should I sell my multi use building?

7 Replies

Hi all,

Just found this great site. Wish i had found it years ago.  I have a MU 5 unit building that is receiving an unsolicited interest. So thinking i might sell if it's "an offer i can't refuse"   i am going to meet them In next week or so.

Some facts;

Owned for13+ years we are retired in our 60's

bought for $323000

Positive CF almost from day one, (now about $3,000+ a month) existing mortgage balance only $68,000 ($900 a month).  3 Retail tenants pay nnn, studio rental about $695. We live in the 2 bedroom unit part-time.  I know value is a 1 - low 7 figures. Very Minimal maintenance concerns, but getting tired of Seattle BS & traffic.

So then what do i do; tax wise, how best determine my value, should i carry note for monthly income?? Or just keep it?

Many questions raised since this inquiry.

Any ideas, positive comments greatly appreciated.


if you had it to do all over again, would YOU buy this property for this much money? If your answer is no, sell it.

Consult your CPA on the taxes.

You are in a great position where you have options. 

The value should be higher if you give terms.  A seller carryback can give the buyer more options.  When you do carry a note, you should get more money from the sale.

I like what @Clay Smith  says.  So very straight forward.  This would make sense if you do not plan to purchase another property.  The market is tough to buy in.

I do believe that this is a good time to sell.  It would be nice if there were some type of crystal ball that we could look into.  But, buyers are very aggressive these days.

I did recently purchase a retail center though. I also plan on keeping it for cashflow as part of my retirement. It is also NNN but without the apartments so it is fairly hands-off.

Can you hire a manager to take care of this for you?

You will likely have a lot of depreciation to recapture.  Check with your accountant but that could be a big tax hit.  Do you have children?  Are you planning on leaving anything to them?  I do believe that they would get a step-up in basis and would not have to recapture the depreciation once you have passed on. 

The nice thing about selling now is the capital gains rate.  I doubt that it will ever be lower than it is now.

The choices we need to make...  :)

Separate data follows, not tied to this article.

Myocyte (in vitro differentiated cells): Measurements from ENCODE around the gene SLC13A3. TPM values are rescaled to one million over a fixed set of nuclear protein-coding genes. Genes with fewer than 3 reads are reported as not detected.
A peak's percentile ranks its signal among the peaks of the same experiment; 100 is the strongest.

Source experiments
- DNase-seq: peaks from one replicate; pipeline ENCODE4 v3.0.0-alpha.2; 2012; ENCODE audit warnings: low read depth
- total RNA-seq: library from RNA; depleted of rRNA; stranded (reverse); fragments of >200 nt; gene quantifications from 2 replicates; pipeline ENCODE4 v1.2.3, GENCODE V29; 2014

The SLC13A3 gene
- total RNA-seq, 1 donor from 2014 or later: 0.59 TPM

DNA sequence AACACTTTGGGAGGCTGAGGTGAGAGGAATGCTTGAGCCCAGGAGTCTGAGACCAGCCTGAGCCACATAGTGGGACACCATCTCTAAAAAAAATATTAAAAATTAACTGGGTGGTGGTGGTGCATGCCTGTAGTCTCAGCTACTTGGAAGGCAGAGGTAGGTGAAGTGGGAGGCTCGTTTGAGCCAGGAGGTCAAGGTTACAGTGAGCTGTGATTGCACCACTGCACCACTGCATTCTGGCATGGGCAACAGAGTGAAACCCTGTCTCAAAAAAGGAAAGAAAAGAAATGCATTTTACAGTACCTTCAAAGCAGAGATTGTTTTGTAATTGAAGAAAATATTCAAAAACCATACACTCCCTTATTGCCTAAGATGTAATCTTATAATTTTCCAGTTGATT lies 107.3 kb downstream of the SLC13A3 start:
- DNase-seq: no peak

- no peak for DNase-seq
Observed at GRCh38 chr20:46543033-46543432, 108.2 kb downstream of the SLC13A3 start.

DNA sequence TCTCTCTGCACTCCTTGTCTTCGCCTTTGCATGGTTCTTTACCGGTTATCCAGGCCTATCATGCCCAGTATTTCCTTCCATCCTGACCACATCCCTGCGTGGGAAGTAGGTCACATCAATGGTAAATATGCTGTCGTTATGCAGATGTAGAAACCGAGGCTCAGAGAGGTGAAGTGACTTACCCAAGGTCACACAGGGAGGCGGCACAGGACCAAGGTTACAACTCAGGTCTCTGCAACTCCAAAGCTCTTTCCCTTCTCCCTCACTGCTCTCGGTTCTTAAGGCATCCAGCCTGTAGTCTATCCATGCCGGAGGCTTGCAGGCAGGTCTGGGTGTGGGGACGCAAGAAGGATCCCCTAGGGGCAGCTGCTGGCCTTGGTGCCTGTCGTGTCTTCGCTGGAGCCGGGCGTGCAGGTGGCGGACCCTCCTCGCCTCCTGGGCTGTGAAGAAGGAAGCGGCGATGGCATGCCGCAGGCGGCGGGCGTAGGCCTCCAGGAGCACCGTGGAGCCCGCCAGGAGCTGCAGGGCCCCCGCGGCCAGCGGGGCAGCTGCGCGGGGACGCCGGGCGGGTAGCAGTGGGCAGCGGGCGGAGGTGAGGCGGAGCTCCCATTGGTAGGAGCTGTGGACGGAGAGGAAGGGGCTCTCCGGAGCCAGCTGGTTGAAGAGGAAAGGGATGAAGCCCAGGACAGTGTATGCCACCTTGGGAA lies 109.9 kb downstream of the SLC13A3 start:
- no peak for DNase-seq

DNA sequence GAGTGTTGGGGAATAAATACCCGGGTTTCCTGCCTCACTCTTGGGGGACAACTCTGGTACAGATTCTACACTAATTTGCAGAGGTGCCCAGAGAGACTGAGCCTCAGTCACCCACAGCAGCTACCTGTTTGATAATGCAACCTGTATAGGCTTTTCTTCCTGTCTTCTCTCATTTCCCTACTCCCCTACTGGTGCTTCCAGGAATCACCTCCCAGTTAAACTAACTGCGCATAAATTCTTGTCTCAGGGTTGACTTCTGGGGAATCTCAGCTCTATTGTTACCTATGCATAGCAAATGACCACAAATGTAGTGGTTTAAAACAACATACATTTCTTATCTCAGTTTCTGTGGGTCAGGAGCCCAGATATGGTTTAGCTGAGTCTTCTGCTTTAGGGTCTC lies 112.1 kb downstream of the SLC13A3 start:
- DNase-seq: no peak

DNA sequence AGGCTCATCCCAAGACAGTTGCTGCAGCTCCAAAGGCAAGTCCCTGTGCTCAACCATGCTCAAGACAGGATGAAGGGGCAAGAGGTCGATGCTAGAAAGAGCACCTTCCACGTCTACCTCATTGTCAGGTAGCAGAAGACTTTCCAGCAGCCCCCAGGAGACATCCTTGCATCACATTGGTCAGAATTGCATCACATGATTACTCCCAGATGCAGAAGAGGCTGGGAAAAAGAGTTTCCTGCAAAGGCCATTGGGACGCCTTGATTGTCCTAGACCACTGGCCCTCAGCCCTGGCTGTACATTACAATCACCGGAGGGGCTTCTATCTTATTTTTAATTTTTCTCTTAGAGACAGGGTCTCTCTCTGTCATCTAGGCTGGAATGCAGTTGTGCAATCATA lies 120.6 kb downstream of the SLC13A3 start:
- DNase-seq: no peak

Check with your accountant.  I believe selling on terms allows you to spread out the tax affect, but your accountant could tell you.

If you do a csh sale you can do a 1031 into a new property in an area you would rather manage, could do nun commercial in another state if you want.

Or you could buy some performing notes that would cashflow without the expenses of ownership.

With your mortgage position as advantageous as is it  you would be very well served to look at a 1031 exchange into several properties.   You're energy level and personal desires can determine what and where you invest - geographically and passive vs actively managed.  But one solid strategy would be to put all the mortgage onto one of the properties and then own the rest for cash.  That way if there is a need to sell eventually you can get rid of all indebtedness in one sale.   

You may also consider purchasing as one or more of your replacements a single family residence that you use as a rental for a period of time but leave your option open to convert it to your primary residence and eliminate some more of that significant tax bill over time.

From the information you supplied it seems that the valuation you claim and the NOI I can estimate you are getting about a 5% return on your investment. Most of that cash on cash. If that is an adequate percentage return than keep it. However, selling and taking the equity available and putting it into several new properties should increase not only your percentage return but the absolute dollar amount you are receiving. Just a thought.

You received "unsolicited interest" in your property. Be sure to do your due diligence to make sure the offer reflects the full market value.

@Joseph Quarto   Assuming MU means mixed use, I think the best way to value your property is through income approach.  

Research your market rent through website Hotpads (or similar websites) by using property address, and see what other similar units in the area are renting for, and then adjust your rent accordingly. Assuming the rents can be increased after research, you can sign new lease with tenants with higher rents if leases are up for renewal. After 6 months of collecting increased rent, your property can be marketed at higher price. Because you now have proof your property can generate higher cash flow, ergo you can sell for more. Income investors want to see actual paper trails providing the proof, not just owner's opinion on what the income property can generate. Buyers will be looking at NOI, GNM, GRM, Cap Rates, etc. Try to time the sales when all the units are rented, because to some potential buyers, empty units (not collecting rent) shouldn't count toward gross rent income.

Just my 2 cents.

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